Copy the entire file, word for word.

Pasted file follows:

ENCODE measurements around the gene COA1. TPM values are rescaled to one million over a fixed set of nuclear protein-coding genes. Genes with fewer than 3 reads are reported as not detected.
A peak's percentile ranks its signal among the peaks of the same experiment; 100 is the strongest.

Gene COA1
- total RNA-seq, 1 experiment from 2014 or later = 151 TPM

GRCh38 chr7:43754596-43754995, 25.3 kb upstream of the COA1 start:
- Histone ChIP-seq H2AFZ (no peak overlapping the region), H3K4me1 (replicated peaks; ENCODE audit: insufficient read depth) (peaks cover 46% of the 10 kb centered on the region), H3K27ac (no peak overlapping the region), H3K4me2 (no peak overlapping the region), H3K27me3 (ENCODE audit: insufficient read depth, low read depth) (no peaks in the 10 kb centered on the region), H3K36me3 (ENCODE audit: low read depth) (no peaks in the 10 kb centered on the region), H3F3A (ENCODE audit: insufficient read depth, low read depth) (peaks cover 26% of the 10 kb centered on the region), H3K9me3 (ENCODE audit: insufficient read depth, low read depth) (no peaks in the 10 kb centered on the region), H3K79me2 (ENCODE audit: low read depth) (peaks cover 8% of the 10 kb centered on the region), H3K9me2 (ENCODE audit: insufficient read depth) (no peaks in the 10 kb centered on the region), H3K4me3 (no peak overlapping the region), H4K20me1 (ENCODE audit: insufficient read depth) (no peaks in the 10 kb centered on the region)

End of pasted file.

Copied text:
ENCODE measurements around the gene COA1. TPM values are rescaled to one million over a fixed set of nuclear protein-coding genes. Genes with fewer than 3 reads are reported as not detected.
A peak's percentile ranks its signal among the peaks of the same experiment; 100 is the strongest.

Gene COA1
- total RNA-seq, 1 experiment from 2014 or later = 151 TPM

GRCh38 chr7:43754596-43754995, 25.3 kb upstream of the COA1 start:
- Histone ChIP-seq H2AFZ (no peak overlapping the region), H3K4me1 (replicated peaks; ENCODE audit: insufficient read depth) (peaks cover 46% of the 10 kb centered on the region), H3K27ac (no peak overlapping the region), H3K4me2 (no peak overlapping the region), H3K27me3 (ENCODE audit: insufficient read depth, low read depth) (no peaks in the 10 kb centered on the region), H3K36me3 (ENCODE audit: low read depth) (no peaks in the 10 kb centered on the region), H3F3A (ENCODE audit: insufficient read depth, low read depth) (peaks cover 26% of the 10 kb centered on the region), H3K9me3 (ENCODE audit: insufficient read depth, low read depth) (no peaks in the 10 kb centered on the region), H3K79me2 (ENCODE audit: low read depth) (peaks cover 8% of the 10 kb centered on the region), H3K9me2 (ENCODE audit: insufficient read depth) (no peaks in the 10 kb centered on the region), H3K4me3 (no peak overlapping the region), H4K20me1 (ENCODE audit: insufficient read depth) (no peaks in the 10 kb centered on the region)